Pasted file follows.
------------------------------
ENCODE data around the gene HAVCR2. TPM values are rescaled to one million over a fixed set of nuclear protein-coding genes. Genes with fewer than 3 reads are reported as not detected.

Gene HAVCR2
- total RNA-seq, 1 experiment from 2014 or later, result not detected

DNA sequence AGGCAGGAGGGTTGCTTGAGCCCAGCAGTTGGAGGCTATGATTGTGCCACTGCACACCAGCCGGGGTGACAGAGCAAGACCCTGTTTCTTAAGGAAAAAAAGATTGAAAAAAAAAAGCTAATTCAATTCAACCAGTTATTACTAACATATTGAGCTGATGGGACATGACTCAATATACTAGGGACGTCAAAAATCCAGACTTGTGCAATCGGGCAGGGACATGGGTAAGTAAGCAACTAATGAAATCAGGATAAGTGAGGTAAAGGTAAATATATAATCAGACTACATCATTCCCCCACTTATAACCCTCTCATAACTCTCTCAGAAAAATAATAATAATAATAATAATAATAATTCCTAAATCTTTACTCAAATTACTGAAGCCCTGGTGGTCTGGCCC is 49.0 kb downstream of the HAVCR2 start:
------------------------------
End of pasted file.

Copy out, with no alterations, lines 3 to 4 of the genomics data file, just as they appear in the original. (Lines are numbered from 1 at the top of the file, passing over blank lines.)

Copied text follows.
- total RNA-seq, 1 experiment from 2014 or later, result not detected

DNA sequence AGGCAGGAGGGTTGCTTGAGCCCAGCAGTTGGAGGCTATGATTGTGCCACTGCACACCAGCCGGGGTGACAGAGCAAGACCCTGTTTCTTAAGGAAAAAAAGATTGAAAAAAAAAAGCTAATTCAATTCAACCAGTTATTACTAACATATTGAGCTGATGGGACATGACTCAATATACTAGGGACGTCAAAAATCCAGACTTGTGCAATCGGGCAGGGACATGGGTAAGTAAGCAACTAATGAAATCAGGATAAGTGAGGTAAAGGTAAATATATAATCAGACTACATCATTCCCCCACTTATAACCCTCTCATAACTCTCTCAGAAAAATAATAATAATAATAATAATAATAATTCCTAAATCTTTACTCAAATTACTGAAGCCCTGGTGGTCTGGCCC is 49.0 kb downstream of the HAVCR2 start: